Introducing the Eastern Pacific Gray Whale
The gray whale (Eschrichtius robustus) is one of the largest and oldest mammals on earth. In the family of baleen whales, it is the last of its species, descending from the Eschrichtiidae, a family of filter-feeding whales that originated during the Oligocene over 30 million years ago. Baleen whales have long, plastic-like teeth which trap food in the whale’s mouth, allowing water to filter out. For thousands of years, hunters killed the gray whale and used its flesh and bone for meat, oil, and tools. Baleen in particular was considered useful for many commodity purposes, and up until the rise of the plastics and petroleum industry, baleen was commonly used to make products like combs. Among indigenous peoples today, baleen whale oil is still used for subsistence purposes, like making soap, and lighting lamps.
When the early European settlers arrived in the new world, gray whales were quickly observed to be a rich and plentiful source of oil. As Nancy Shoemaker (2005) describes in Whale Meat in American History, the practice of mass whaling soon reached industrial proportions, entrenching colonial settlements along the coastlines of America, providing the foundations for new trans-Atlantic capitalist enterprise. As Shoemaker states:
“All the usual suspects necessary for a coherent narrative about the global rise of capitalism are present in whaling history, making the history of whale hunting look, at first, like just another example of how European capitalism reached out and brought the Americas, Asia, and Africa into its net, all the while turning raw resources into market commodities” (271).
Shoemaker further describes how, in addition to whale oil, in the 1920s, and again in the 1950s, entrepreneurs – hoping to further capitalize on the whaling industry – marketed whale meat to American consumers, without success (276-282). Meanwhile, the American whale hunt increased in scale, driving the gray whale to near-extinction, until oil sourced from the ground superseded whale oil in industrial manufacturing (270).
In 1946, whaling activities became regulated as the League of Nations formed the International Whaling Commission (IWC) to conserve whales for industrial resource production. This international regulatory body established a quota system for member nations, with prohibitions against whales classified as endangered (Shoemaker 282). Following the start of the environmental movement and “save-the-whales” campaigns, in 1972 the United States instituted the U.S. Marine Mammal Protection Act, which legislated the federal government’s protection of whales and other marine mammals (283). Shoemaker states: “Petroleum and the invention of plastic made the American need for whale oil and whalebone obsolete and meant that, when an environmental conscience intent on saving whales emerged in the 1970s, Americans could embrace this particular cause without suffering any loss” (272). Ten years later, the IWC revised its policies from conservation to preservation with a 1982 moratorium on whale hunting; the moratorium included exceptions for indigenous peoples who traditionally rely upon whale meat for subsistence practices (283). Today, the whale hunt continues to be a traditional subsistence activity of the Northwest Coast natives and Inuit, with whales figuring prominently in indigenous customs, diet, crafts, and folklore.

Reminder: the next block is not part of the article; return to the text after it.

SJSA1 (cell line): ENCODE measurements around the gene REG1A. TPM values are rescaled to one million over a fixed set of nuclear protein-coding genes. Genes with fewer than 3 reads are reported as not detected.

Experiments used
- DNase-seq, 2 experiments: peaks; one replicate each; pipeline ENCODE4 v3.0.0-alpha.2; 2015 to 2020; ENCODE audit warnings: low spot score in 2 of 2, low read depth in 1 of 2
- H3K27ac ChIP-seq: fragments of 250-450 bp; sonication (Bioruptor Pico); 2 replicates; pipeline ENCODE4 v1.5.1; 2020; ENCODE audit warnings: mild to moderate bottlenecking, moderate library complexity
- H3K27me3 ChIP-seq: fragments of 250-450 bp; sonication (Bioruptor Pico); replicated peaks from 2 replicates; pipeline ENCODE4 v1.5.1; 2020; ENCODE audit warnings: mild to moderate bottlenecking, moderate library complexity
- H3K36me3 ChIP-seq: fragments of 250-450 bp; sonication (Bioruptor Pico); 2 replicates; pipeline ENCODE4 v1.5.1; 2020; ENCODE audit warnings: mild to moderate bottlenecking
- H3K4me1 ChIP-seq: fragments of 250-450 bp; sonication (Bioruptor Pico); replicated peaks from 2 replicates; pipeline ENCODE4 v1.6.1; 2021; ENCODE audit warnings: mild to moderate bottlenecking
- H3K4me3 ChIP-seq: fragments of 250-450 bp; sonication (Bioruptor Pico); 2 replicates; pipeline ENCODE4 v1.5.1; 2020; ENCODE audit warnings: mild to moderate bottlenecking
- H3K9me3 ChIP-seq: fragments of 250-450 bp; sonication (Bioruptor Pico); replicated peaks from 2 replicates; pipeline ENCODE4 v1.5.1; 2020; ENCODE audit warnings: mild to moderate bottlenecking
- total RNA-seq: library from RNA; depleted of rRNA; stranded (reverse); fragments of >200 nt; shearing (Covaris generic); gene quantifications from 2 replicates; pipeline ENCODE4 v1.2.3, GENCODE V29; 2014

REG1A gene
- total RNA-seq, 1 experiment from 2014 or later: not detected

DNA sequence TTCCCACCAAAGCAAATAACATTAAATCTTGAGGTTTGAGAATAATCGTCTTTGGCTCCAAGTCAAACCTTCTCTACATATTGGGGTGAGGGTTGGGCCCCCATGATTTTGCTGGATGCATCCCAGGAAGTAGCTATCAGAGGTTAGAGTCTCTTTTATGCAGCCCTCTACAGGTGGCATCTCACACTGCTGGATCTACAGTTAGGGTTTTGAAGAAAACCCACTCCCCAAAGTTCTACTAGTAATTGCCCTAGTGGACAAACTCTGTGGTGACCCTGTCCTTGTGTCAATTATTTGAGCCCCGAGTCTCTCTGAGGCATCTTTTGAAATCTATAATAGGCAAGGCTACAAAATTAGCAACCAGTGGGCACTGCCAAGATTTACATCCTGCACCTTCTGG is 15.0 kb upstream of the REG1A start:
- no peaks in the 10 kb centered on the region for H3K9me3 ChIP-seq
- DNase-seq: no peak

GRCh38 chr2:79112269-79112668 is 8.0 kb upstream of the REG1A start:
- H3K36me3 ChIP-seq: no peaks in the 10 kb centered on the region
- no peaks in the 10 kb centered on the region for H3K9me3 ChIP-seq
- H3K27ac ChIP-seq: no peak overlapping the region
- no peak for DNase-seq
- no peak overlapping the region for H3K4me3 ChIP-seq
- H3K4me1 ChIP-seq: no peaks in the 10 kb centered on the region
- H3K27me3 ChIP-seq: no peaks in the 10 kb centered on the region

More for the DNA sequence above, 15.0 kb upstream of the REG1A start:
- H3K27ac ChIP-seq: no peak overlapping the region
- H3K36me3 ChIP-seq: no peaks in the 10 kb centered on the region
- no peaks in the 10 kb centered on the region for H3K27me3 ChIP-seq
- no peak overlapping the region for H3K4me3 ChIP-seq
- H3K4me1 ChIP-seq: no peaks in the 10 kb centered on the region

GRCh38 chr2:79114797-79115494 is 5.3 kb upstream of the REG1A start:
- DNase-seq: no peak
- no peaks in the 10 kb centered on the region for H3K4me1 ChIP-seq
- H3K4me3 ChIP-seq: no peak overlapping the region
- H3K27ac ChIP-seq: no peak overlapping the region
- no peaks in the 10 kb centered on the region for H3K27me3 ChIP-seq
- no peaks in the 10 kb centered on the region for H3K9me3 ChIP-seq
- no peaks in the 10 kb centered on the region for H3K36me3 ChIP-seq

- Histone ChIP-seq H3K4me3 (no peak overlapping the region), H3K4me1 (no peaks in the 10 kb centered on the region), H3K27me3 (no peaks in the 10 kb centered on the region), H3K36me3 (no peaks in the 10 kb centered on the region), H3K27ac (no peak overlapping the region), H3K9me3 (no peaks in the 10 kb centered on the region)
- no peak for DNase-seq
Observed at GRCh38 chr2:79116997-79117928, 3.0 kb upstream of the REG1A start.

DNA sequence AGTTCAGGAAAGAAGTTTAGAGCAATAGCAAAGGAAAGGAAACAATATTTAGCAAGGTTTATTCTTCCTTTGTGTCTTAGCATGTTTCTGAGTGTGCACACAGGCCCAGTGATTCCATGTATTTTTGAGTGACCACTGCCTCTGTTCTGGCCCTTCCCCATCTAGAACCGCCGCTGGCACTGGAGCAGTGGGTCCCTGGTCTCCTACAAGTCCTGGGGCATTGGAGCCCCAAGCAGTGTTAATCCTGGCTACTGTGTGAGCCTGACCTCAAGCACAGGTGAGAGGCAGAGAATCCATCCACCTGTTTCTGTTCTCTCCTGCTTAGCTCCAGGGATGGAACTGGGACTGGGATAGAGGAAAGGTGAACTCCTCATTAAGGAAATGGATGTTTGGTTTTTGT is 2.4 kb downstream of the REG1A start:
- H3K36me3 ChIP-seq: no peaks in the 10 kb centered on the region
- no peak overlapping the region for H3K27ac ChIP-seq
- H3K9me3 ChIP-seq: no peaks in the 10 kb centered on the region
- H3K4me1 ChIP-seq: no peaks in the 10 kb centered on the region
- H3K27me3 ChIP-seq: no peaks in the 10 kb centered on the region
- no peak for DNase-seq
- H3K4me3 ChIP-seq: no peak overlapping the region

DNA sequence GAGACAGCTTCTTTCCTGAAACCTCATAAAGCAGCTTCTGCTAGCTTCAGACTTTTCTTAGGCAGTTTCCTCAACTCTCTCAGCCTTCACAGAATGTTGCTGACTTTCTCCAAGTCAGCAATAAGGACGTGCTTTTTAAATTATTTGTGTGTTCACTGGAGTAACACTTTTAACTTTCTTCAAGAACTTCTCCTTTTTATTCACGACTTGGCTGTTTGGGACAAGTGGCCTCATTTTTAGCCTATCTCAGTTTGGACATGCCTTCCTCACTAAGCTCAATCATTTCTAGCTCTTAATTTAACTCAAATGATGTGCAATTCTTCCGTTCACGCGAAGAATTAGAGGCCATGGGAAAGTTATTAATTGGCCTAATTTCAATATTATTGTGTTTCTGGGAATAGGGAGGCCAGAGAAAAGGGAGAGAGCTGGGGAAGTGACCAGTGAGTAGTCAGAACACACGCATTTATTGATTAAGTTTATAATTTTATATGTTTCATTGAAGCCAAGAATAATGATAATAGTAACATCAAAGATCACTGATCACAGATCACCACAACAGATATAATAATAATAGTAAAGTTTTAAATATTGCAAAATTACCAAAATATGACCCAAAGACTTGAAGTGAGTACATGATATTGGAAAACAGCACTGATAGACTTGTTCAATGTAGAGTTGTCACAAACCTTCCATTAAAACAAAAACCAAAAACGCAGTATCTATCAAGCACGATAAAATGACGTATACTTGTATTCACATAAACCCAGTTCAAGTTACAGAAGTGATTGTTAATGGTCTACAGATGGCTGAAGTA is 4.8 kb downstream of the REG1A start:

With the neoliberal turn and the implementation of the North American Free Trade Agreement (NAFTA) in 1994, new trade regulations opened up new sources of revenue. As borders opened for capitalist ventures between Canada, the United States, and Mexico, remote regions became economically bolstered tourist destinations. Capitalizing on conservation ethics, travel destinations began to widely market whale-watching excursions for tourist entertainment, and gray whales became reconceived as a tourist attraction in their breeding grounds. In Closing the “Great Divide”, Michael Goldman and Rachel A. Schurman (2000) draw from David Harvey’s (1996) Marxist interpretation of the built environment. Summarizing his argument, they state: “nature is so mediated by capitalist structures and practices that there is no other way to think of nature as currently experienced except as a product of capital” (567).
Following the 1982 moratorium, the Eastern North Pacific gray whale population has reached what is estimated to be its original (pre-contact) population of 20,000. Traveling a 16,000 km long migration route, the gray whale crosses geo-political boundaries along the Pacific Coast of North America, reaching Arctic feeding grounds in Alaska and the Beaufort and Bering Seas during April to November, before migrating south to its summer breeding grounds in the lagoons of the Pacific Coast of Baja California, Mexico, between December and April (NOAA Fisheries). Salvadeo et. al. (2015) identify Bahia Magdalena, San Ignacio, and Ojo de Liebre as three key lagoons in Baja where the gray whales breed in particular (2). These lagoons are popular ecotourism sites for southern whale watching tours, as multiple user-generated videos uploaded to YouTube demonstrate (see map: Pacific Migration and Interspecies Connections).
For a further analysis of the political ecology of the gray whale, and the relationship between NAFTA and the making and unmaking of borders, please see NAFTA and the Political Ecology of the Gray Whale (next page).
Michael Goldman and Rachel A. Schurman (2000) Closing the “Great Divide”
Salvadeo et. al. (2015)
Nancy Shoemaker (2005) Whale Meat in American History